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My Fight Against An Eating Disorder That Has Nothing To Do With Food

Most people know about bulimia and anorexia. But few know about pica.


When I was younger, I would lie in bed and read stacks of Archie comics. Then I would slowly rip off pieces of the back covers and eat them until there was nothing left. I knew the dyes in the paper couldn’t be good for me; still, I couldn’t stop.

I ate many kinds of paper back then, but comic covers were undoubtedly my favorite. I relished the paper’s grainy taste, and the way it dissolved into a wet, chewy mass in my mouth.

And it wasn’t just paper that I craved—all kinds of non-food items routinely ended up in my mouth. Years later, while reading the book White is for Witching by Helen Oyeyemi for a university course, I would finally discover that my need to eat things had a name: pica.

I’ve been consuming items that aren’t food since I was a toddler eating sand. After entering school, I switched to pencils and erasers. I once had a plaid teddy bear; on its head was a little loop of material that could be used to hang the bear up. There’s a photo of me in my kindergarten classroom with the bear hanging from my mouth, chewing away on the loop. I also have an oversized comfortable jacket I stole from my dad when I was young, the corners of the collar chewed off to reveal the fluffy stuffing inside. I loved the feeling and taste of cotton fibers — they were so chewy, and I enjoyed pulling them out one thread at a time.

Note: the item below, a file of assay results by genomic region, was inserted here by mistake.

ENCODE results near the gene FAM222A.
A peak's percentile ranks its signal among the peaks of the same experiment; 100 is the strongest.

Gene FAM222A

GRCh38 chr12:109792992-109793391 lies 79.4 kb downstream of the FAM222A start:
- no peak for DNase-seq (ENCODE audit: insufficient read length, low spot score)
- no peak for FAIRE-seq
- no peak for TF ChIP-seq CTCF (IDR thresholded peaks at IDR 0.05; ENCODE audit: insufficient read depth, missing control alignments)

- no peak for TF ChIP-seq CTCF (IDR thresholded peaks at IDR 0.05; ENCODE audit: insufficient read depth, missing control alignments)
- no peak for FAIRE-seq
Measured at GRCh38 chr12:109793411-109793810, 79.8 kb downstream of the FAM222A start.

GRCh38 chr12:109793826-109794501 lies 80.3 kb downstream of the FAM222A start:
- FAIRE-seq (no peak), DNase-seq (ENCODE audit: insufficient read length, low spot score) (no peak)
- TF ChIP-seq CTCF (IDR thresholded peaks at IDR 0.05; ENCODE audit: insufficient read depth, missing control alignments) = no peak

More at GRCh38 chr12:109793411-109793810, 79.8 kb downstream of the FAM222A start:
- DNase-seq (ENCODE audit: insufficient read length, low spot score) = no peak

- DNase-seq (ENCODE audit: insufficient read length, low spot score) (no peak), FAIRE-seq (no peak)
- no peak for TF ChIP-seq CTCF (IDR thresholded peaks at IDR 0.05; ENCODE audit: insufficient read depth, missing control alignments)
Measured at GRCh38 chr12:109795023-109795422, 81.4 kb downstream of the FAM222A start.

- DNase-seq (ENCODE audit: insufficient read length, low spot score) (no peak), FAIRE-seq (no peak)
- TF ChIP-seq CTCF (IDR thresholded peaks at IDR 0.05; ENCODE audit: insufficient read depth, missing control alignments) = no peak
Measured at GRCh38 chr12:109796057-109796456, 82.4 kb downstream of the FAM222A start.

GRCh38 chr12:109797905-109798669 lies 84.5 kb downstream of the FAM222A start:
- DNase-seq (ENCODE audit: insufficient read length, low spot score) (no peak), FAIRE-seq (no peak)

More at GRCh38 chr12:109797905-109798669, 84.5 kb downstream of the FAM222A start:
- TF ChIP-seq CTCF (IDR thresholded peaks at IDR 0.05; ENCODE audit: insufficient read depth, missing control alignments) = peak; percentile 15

I remember the hot shame and guilt I felt when people caught me in the act — when yet another teacher told me to take that pencil out of my mouth, or when my best friend shot me disgusted looks as I chewed on a pink eraser until it disappeared. I would mumble words while gnawing on small bits of plastic at the back of my mouth; if people asked what I was eating, I’d panic and swallow. Once people tried to keep me from eating things, I started to slip items into my pockets to eat later when no one was around.